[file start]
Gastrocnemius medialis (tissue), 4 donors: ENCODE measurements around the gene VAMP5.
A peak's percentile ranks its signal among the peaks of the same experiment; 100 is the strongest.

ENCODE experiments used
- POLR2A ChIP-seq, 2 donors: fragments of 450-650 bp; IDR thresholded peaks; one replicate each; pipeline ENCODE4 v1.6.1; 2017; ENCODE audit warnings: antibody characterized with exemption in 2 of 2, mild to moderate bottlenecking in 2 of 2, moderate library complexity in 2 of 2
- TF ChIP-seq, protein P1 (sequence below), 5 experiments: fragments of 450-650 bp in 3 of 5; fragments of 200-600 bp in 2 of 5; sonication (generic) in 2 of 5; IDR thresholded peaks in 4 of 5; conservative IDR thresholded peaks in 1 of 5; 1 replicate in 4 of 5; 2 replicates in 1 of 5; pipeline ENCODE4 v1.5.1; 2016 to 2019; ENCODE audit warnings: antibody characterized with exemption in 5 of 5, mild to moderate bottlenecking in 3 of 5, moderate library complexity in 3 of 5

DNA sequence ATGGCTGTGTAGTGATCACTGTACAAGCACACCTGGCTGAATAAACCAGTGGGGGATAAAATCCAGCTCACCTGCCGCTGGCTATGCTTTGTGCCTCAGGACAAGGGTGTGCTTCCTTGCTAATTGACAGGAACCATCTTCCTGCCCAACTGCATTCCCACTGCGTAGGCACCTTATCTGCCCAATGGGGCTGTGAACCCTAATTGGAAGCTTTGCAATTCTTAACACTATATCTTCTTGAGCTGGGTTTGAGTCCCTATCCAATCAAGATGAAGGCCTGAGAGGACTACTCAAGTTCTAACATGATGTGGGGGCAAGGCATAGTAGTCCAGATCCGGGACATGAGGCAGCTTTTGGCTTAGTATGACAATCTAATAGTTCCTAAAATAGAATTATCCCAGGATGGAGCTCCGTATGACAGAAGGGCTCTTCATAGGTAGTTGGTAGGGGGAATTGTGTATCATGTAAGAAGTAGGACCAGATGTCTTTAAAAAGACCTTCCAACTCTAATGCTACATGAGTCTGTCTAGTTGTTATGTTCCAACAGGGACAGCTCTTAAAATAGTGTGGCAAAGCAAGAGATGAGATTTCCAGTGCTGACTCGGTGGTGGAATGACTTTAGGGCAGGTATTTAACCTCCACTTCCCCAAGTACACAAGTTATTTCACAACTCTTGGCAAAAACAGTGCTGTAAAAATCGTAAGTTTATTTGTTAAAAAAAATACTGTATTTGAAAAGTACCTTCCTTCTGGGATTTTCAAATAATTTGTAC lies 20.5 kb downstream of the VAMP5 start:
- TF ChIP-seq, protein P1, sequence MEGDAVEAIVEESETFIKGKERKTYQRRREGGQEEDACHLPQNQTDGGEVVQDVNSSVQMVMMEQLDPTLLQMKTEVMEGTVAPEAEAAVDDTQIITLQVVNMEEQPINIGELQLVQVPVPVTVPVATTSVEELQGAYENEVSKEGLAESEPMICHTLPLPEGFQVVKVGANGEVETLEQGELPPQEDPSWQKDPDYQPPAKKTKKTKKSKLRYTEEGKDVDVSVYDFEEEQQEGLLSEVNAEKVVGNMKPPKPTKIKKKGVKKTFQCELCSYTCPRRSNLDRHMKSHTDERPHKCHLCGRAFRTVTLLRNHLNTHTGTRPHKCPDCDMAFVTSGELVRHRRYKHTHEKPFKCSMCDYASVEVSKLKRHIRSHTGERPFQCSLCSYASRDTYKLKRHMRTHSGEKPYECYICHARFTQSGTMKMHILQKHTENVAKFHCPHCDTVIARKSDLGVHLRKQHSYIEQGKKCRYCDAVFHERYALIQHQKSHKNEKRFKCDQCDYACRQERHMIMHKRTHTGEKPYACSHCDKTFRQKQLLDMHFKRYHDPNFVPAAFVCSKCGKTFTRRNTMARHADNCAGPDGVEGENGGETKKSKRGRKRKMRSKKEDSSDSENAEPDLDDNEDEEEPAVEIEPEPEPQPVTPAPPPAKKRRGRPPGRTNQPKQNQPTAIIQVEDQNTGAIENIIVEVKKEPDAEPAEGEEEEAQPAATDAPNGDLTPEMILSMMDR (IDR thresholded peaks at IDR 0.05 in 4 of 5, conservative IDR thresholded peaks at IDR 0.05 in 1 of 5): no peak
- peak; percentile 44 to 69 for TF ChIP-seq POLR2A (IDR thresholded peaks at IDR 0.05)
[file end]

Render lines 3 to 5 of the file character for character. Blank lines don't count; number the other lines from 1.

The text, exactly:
ENCODE experiments used
- POLR2A ChIP-seq, 2 donors: fragments of 450-650 bp; IDR thresholded peaks; one replicate each; pipeline ENCODE4 v1.6.1; 2017; ENCODE audit warnings: antibody characterized with exemption in 2 of 2, mild to moderate bottlenecking in 2 of 2, moderate library complexity in 2 of 2
- TF ChIP-seq, protein P1 (sequence below), 5 experiments: fragments of 450-650 bp in 3 of 5; fragments of 200-600 bp in 2 of 5; sonication (generic) in 2 of 5; IDR thresholded peaks in 4 of 5; conservative IDR thresholded peaks in 1 of 5; 1 replicate in 4 of 5; 2 replicates in 1 of 5; pipeline ENCODE4 v1.5.1; 2016 to 2019; ENCODE audit warnings: antibody characterized with exemption in 5 of 5, mild to moderate bottlenecking in 3 of 5, moderate library complexity in 3 of 5